E-Paper (Golang Port) — Epd for the Raspberry Pi

Introduction

I have the e-paper hat for the Raspberry Pi, specifically the 2.7 inch display.

As I was tickering with Golang as a system programming, I wondered whether I could control the hat using the Go language. After much research, I found the periph.io project, which supports communications via the SPI interface used by the hat. Hence, I started writing the port, converting from the python library to a small Go library.

Communication via SPI

The connections to the hat for the 2.7 inch are as follows, with SPI related lines and GPIO pin in bold and italics:

VCC 3.3V
GND
DIN SPI MOSI Pin:GPIO10
CLK SPI SCK Pin: GPIO11
CS SPI chip select (Low active) Pin: GPIO8
DC Data/Command control pin (High for data, and low for command) Pin: GPIO25
RST External reset pin (Low for reset) Pin: GPIO17
BUSY Busy state output pin (Low for busy) Pin: GPIO24

Notice that MISO is not set since no data is pulled from the display to the Raspberry Pi.

For MOSI communication, a byte is sent to the hat at time, whether as command or data.

API

epdconfig.go — data struct to keep port, connection and pins’ information.

The Digital_writeRST, Digital_writeDC, Digital_writeCS and Digital_readBS are exported outside the go module and represents the low-level way to interact with the pins. These should be called by encapsulating functions in the epd library. You should not have to use these functions yourself. Setup of the epdconfig should also be called by the epd library Setup function.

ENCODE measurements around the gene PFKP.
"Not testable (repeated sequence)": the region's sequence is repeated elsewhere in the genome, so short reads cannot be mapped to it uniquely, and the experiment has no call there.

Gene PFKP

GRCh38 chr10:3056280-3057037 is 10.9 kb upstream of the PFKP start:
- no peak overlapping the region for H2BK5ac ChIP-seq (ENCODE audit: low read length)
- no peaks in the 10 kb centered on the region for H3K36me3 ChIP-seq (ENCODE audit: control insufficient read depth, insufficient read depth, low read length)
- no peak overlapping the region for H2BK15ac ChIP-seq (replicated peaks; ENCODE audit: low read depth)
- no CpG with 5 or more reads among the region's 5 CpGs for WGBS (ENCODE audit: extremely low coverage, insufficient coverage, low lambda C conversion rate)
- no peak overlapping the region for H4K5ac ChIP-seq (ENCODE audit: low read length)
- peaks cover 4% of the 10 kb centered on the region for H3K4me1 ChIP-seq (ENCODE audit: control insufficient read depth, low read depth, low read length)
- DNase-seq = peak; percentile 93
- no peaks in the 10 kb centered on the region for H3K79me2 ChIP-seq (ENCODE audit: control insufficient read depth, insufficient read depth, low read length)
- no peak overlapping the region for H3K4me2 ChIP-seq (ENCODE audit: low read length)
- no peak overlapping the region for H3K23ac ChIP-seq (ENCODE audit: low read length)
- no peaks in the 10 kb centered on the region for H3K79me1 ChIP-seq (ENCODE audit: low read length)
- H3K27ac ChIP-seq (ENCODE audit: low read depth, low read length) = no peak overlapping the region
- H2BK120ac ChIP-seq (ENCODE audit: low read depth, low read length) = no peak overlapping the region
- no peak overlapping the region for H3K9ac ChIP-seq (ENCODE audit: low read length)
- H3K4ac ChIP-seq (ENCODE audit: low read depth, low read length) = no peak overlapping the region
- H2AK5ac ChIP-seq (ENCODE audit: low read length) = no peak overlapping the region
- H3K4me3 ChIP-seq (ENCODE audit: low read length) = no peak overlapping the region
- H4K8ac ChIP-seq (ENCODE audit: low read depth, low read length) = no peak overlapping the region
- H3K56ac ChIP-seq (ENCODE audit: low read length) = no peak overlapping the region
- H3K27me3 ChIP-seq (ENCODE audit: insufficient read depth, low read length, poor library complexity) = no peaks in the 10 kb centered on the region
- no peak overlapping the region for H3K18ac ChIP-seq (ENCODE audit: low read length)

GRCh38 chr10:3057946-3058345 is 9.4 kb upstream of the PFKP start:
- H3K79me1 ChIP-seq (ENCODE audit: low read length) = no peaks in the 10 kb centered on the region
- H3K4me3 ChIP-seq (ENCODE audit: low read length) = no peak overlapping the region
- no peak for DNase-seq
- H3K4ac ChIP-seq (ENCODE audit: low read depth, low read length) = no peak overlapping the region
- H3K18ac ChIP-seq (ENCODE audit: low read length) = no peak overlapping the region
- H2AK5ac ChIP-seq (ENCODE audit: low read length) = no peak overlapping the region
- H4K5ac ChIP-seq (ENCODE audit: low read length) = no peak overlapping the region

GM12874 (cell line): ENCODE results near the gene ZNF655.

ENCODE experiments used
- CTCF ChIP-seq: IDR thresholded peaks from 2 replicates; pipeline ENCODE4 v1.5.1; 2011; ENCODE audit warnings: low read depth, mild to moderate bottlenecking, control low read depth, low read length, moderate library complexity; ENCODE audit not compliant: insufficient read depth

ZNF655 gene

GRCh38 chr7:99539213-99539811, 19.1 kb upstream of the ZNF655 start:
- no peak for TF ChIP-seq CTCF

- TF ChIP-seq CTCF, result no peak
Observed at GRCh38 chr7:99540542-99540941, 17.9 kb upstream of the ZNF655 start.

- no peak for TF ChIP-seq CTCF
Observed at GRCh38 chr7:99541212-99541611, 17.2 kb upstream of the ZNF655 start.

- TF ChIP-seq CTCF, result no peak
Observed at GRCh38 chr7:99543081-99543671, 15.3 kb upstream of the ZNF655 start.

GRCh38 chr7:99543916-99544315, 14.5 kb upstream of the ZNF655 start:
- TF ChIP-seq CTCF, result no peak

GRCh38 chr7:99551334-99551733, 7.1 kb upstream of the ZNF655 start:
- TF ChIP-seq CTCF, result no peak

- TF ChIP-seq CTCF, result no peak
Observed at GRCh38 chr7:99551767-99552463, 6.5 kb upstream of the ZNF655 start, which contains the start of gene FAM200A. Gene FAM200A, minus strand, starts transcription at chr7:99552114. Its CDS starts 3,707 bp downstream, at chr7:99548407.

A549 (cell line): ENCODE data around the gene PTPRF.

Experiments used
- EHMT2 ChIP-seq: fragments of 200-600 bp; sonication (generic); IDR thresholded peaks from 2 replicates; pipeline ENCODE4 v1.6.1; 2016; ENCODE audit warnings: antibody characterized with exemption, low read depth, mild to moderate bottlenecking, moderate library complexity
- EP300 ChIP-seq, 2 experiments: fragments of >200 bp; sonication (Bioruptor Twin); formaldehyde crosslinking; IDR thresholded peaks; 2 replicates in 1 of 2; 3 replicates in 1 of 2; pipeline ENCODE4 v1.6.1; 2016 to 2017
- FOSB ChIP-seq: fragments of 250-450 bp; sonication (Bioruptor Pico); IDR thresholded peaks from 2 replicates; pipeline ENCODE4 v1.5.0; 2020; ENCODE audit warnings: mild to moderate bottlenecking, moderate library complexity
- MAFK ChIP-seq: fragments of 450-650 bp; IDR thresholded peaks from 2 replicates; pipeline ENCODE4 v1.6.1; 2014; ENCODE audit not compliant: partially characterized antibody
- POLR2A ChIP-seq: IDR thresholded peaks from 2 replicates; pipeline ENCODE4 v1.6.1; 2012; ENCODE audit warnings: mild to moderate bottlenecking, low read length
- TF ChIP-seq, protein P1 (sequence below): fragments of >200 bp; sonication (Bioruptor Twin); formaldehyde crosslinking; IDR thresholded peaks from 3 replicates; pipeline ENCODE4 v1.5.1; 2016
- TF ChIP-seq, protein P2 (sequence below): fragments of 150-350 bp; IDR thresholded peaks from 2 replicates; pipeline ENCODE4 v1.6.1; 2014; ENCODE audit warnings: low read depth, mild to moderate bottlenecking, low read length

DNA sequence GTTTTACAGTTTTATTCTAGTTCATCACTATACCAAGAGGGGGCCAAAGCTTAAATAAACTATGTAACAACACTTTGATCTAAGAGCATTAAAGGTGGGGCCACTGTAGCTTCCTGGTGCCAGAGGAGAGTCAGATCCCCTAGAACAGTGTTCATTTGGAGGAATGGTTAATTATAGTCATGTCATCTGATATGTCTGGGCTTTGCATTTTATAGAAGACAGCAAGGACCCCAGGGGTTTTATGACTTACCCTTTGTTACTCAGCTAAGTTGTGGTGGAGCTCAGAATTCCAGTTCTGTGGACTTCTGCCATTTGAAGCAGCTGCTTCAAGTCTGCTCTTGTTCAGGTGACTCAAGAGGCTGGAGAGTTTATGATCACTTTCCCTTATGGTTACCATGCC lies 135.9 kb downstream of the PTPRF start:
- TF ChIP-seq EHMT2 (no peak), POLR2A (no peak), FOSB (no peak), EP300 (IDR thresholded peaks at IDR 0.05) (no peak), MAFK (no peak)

epd.go — data struct where you will initiate and use in your program. imageutil/imageutil.go — where you can use the functions written to manipulate images.

Sample usage

e := epd.Epd{ Config: epd_config.EpdConfig{}, } e.Setup() e.Clear()

img, err := imageutil.OpenImage(“../imageutil/test/test_portrait.jpg”) if err != nil { fmt.Println(err) os.Exit(1) }

e.Display(&img)

time.Sleep(5*time.Second)

img, err = imageutil.OpenImage(“../imageutil/test/test_shiba.jpg”) if err != nil { fmt.Println(err) os.Exit(1) }

e.Display(&img)

e.Sleep()

Road map of features:

Implemented:

  • Display image in monochrome (1 bit black and white)
  • Flody-Steinberg Dithering
  • Auto detect orientation (portriat or landscape) and fit onto the screen size
  • 4 Shades Grayscale display of image (newly implemented on 2 March 2022)
  • Added text display function; auto-wrapped for UTF-8 strings (New in Mar 2022)

Future features:

  • ? Customisable sigmoid curve for tuning 4 Shades Grayscale

Happy Golang, and have fun with tinkering with the Raspberry Pi.

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Writing to soothe the soul, programming to achieve flow

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Mipsmonsta

Mipsmonsta

Writing to soothe the soul, programming to achieve flow

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